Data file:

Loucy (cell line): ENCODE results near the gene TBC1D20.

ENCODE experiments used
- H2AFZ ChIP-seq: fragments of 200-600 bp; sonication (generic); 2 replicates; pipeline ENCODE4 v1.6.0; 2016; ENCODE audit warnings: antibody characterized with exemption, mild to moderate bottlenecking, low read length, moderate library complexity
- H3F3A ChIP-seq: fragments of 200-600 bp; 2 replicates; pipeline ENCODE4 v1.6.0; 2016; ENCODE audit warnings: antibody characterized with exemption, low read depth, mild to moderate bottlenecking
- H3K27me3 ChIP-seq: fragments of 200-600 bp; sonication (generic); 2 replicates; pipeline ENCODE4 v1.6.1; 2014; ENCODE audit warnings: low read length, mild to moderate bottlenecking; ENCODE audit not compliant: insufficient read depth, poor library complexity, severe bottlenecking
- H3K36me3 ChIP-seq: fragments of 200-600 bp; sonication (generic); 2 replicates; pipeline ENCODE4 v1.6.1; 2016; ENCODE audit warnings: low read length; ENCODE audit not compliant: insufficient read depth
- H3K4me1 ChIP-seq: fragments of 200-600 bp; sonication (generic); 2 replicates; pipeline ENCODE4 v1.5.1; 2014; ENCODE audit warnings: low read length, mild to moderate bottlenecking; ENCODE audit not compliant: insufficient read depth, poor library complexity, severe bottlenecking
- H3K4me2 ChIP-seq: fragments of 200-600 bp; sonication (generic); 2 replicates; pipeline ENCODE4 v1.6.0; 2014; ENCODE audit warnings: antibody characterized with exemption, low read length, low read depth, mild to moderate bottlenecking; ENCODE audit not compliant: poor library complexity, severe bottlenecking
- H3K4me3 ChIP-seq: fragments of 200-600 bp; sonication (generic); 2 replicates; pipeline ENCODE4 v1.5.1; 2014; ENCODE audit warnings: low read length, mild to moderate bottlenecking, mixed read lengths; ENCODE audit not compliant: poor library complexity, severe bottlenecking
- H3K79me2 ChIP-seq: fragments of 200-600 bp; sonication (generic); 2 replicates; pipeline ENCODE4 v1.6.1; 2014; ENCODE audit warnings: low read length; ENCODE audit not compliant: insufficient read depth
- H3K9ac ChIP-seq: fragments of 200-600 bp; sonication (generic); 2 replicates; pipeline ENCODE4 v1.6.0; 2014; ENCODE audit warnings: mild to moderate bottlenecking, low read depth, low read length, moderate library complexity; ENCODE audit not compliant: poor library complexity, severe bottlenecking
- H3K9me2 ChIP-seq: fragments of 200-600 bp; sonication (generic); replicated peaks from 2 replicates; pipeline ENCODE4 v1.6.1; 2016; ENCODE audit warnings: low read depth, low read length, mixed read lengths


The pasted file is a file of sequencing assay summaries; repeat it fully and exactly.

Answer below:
Loucy (cell line): ENCODE results near the gene TBC1D20.

ENCODE experiments used
- H2AFZ ChIP-seq: fragments of 200-600 bp; sonication (generic); 2 replicates; pipeline ENCODE4 v1.6.0; 2016; ENCODE audit warnings: antibody characterized with exemption, mild to moderate bottlenecking, low read length, moderate library complexity
- H3F3A ChIP-seq: fragments of 200-600 bp; 2 replicates; pipeline ENCODE4 v1.6.0; 2016; ENCODE audit warnings: antibody characterized with exemption, low read depth, mild to moderate bottlenecking
- H3K27me3 ChIP-seq: fragments of 200-600 bp; sonication (generic); 2 replicates; pipeline ENCODE4 v1.6.1; 2014; ENCODE audit warnings: low read length, mild to moderate bottlenecking; ENCODE audit not compliant: insufficient read depth, poor library complexity, severe bottlenecking
- H3K36me3 ChIP-seq: fragments of 200-600 bp; sonication (generic); 2 replicates; pipeline ENCODE4 v1.6.1; 2016; ENCODE audit warnings: low read length; ENCODE audit not compliant: insufficient read depth
- H3K4me1 ChIP-seq: fragments of 200-600 bp; sonication (generic); 2 replicates; pipeline ENCODE4 v1.5.1; 2014; ENCODE audit warnings: low read length, mild to moderate bottlenecking; ENCODE audit not compliant: insufficient read depth, poor library complexity, severe bottlenecking
- H3K4me2 ChIP-seq: fragments of 200-600 bp; sonication (generic); 2 replicates; pipeline ENCODE4 v1.6.0; 2014; ENCODE audit warnings: antibody characterized with exemption, low read length, low read depth, mild to moderate bottlenecking; ENCODE audit not compliant: poor library complexity, severe bottlenecking
- H3K4me3 ChIP-seq: fragments of 200-600 bp; sonication (generic); 2 replicates; pipeline ENCODE4 v1.5.1; 2014; ENCODE audit warnings: low read length, mild to moderate bottlenecking, mixed read lengths; ENCODE audit not compliant: poor library complexity, severe bottlenecking
- H3K79me2 ChIP-seq: fragments of 200-600 bp; sonication (generic); 2 replicates; pipeline ENCODE4 v1.6.1; 2014; ENCODE audit warnings: low read length; ENCODE audit not compliant: insufficient read depth
- H3K9ac ChIP-seq: fragments of 200-600 bp; sonication (generic); 2 replicates; pipeline ENCODE4 v1.6.0; 2014; ENCODE audit warnings: mild to moderate bottlenecking, low read depth, low read length, moderate library complexity; ENCODE audit not compliant: poor library complexity, severe bottlenecking
- H3K9me2 ChIP-seq: fragments of 200-600 bp; sonication (generic); replicated peaks from 2 replicates; pipeline ENCODE4 v1.6.1; 2016; ENCODE audit warnings: low read depth, low read length, mixed read lengths